Is a QA team actually needed?
It is a common practice in some companies to entrust software testing to developers, project managers, business analysts, and other team members. Of course, this approach is better than skipping the software testing stage at all being too confident in the genius of developers. But let’s face the obvious truth - even the best housewives constantly polishing their culinary skills cannot be compared with master chefs of
Michelin-starred restaurants. What we want to say is that quality assurance is an art in some way and to execute software testing properly it is important to have special skills, knowledge, experience, and mindset.
The thing is that a QA team not only interacts with an application imitating end-user behavior but also validates the application to make sure that it is indeed what users needs, thoroughly studies project requirements to make sure that they do not contain errors and ambiguities that can later be translated into code, checks app security and performance aspects, as well as verifies compliance with compulsory rules and regulations. All in all, the scope of the QA team’s responsibilities is so wide that no one out of it cannot even imagine how many nuances should be checked in order to deliver a product of indeed high quality.
Still, while product quality is the key advantage of having a QA team, in reality, it is not the only one.
The list of benefits includes:
- Cost-efficiency - a proper QA workflow implemented by a QA team gives an opportunity to detect bugs at the early stages of software development which helps to reduce expenses on bug fixing as it is always easier and cheaper to eliminate bugs on "hot scents".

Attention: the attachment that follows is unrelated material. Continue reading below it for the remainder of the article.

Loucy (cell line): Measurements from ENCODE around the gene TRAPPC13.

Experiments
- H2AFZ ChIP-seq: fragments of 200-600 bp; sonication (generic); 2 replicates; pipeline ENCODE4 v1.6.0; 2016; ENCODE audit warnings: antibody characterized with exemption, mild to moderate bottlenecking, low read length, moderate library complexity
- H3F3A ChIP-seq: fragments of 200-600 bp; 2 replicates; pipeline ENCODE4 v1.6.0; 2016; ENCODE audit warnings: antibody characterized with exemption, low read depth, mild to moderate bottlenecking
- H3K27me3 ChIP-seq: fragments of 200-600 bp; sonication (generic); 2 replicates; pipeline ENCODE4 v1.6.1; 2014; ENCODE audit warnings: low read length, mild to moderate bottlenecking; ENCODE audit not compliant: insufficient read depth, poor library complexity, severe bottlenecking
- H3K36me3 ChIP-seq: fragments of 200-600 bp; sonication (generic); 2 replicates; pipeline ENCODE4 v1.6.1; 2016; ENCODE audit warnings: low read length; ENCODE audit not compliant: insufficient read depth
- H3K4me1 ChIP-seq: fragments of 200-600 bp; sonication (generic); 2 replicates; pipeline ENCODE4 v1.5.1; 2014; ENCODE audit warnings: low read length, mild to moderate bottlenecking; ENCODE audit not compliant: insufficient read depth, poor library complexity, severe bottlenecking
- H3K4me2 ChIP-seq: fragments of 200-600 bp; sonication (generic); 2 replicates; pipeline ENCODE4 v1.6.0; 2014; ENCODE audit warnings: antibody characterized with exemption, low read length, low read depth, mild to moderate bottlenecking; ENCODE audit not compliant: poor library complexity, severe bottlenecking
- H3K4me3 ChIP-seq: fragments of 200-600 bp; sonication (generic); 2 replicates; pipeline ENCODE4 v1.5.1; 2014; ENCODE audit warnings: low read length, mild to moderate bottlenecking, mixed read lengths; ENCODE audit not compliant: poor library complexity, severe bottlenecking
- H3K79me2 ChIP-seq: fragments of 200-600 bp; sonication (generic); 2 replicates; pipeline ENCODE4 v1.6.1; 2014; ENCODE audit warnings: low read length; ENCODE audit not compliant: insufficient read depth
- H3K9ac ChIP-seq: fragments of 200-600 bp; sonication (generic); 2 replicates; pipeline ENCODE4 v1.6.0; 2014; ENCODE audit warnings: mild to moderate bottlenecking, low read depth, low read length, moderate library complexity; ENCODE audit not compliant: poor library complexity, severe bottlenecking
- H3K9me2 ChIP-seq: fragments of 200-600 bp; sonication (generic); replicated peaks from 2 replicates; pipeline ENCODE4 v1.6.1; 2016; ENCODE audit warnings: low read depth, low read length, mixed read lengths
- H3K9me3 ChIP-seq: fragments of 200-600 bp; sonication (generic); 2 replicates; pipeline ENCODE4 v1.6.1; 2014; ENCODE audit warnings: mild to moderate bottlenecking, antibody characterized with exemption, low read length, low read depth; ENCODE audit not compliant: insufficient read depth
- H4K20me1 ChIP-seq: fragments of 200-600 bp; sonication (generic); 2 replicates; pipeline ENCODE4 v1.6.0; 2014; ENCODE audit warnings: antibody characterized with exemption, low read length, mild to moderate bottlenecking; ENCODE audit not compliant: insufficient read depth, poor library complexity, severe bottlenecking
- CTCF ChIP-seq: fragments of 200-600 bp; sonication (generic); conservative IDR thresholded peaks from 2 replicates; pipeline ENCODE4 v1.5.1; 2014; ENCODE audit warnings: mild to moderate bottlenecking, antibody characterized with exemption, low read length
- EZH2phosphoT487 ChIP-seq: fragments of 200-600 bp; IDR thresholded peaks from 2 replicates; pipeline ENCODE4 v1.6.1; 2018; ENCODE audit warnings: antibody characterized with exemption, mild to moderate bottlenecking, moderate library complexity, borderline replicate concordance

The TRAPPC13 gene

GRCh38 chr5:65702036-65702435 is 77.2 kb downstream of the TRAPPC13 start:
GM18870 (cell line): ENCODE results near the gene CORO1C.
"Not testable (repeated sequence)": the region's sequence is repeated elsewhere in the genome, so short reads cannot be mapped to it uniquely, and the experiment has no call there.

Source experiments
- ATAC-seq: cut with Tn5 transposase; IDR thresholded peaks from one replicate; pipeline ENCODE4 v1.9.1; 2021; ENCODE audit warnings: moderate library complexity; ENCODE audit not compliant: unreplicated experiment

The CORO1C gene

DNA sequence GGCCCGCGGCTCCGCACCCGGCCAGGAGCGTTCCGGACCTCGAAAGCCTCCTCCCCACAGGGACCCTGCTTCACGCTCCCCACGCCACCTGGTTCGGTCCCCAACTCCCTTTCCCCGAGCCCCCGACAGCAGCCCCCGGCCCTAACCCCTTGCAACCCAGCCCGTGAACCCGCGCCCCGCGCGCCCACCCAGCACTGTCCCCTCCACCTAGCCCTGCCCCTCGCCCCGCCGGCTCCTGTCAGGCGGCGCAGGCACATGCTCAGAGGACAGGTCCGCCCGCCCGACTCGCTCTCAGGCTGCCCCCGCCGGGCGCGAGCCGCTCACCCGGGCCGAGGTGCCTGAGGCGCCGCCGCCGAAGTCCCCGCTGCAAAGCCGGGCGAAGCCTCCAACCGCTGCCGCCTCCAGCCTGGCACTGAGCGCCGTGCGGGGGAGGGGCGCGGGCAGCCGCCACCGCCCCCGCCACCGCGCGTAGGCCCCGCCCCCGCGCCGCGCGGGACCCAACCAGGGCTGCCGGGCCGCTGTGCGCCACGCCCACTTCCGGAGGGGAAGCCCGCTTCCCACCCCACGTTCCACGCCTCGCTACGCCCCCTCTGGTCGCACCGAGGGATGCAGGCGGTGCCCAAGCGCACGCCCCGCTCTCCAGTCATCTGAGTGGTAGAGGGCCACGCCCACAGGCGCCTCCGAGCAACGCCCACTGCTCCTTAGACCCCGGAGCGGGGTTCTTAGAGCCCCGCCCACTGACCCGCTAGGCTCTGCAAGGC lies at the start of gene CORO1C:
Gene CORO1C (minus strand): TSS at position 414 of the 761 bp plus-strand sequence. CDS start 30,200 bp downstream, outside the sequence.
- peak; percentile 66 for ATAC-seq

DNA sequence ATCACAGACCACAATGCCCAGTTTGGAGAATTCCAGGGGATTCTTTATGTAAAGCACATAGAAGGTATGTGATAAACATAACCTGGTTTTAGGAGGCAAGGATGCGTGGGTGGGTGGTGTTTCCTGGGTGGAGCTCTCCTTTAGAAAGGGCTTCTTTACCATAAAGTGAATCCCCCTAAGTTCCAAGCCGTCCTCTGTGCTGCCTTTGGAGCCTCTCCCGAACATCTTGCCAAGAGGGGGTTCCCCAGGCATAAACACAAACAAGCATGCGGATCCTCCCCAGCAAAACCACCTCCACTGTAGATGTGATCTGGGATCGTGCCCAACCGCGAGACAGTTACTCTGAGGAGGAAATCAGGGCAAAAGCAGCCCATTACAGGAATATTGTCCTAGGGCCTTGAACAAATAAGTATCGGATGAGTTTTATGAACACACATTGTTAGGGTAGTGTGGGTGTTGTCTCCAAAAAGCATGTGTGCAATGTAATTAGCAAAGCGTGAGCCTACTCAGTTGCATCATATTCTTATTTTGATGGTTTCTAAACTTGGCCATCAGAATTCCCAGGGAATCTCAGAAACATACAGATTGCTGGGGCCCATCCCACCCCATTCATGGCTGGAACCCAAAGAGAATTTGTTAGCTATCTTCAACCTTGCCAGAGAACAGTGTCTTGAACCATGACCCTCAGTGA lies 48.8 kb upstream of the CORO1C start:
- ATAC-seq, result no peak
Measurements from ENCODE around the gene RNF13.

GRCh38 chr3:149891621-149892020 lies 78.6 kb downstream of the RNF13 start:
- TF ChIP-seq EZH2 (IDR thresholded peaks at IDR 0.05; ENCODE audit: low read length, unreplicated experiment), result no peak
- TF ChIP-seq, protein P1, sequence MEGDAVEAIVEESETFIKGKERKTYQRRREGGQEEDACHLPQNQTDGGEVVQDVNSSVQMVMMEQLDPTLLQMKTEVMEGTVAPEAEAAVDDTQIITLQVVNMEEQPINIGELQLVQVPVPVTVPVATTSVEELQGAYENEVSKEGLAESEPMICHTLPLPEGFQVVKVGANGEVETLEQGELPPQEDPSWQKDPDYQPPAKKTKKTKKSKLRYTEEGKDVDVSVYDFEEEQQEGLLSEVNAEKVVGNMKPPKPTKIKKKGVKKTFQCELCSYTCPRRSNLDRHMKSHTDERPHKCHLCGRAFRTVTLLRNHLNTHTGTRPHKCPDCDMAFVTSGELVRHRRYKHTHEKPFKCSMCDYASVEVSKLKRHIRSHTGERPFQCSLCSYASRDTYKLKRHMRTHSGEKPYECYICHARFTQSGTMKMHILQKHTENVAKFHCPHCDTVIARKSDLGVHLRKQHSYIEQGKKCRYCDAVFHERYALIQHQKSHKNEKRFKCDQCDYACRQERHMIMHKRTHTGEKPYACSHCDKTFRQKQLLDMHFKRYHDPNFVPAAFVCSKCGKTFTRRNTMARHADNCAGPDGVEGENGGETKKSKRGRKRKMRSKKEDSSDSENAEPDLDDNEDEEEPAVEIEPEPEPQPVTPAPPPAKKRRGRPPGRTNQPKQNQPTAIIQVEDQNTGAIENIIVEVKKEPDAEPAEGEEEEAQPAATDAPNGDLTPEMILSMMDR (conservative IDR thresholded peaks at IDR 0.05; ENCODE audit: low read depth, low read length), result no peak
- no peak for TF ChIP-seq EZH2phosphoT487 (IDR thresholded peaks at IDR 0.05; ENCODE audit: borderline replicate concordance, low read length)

- A sound reputation - a spotless reputation is a valuable business asset that is why it is crucial not to take a risk and make a good impression from the very beginning that is just impossible without a high quality ensured by a QA team.
- User satisfaction - happy users are your key to success, and the users can be pleased only with a thoroughly tested application that is not overloaded with bugs but on the contrary, provides a great experience.
- High return on investment - a QA team gives an opportunity to deliver an application that attracts a lot of users and keeps them engaged which results in high revenue.
We can actually add more points to this list but even those presented above are enough to give you a general idea about the importance of having a QA team.
Benefits of a Separate Test Automation Team
Test automation considerably optimizes the QA process, but not everyone can cope with this as test automation requires good coding skills. So apart from professional automated QA engineers, developers seem to be the most appropriate candidates for this mission. But is this efficient? We strongly believe that not. Everyone should do what they do best. So let’s have a look at the benefits of having a separate test automation team:
A separate test automation team is totally focused on test automation and all the related activities like building a custom automation testing framework, setting up a testing environment, writing test scripts, test script maintenance, test data generation, etc.
Automation QA engineers have specialized skills, knowledge, and background.
Developers are not able to assess their own code unbiasedly as well as the code of their colleagues. On the other hand, a separate team of automation QA engineers can provide a truly objective assessment.
Developers have their own important tasks like the implementation of new features, bug fixing, code refactoring, etc., and as a rule, they just can't afford to be slowed down by writing and maintaining test scripts.
Disadvantages of a Separate Test Automation Team
Can a separate test automation team have disadvantages?
The only one that comes to mind is that of course none can know the original code better than developers. So only they are perfectly aware of which part of automation can be affected by a new code modification.
For a QA engineer, it can take a longer time to get into the swing of things which can slow down a feedback cycle.
If a software company has ambitious plans and wants to succeed, it is worth taking the work of a QA team seriously. It is just unacceptable and shortsighted to delegate responsibilities of QA specialists, both manual and automated, to other members of your team.
The quality of your product is not what you can risk. So our advice to you is to engage QA specialists and let them do their job.
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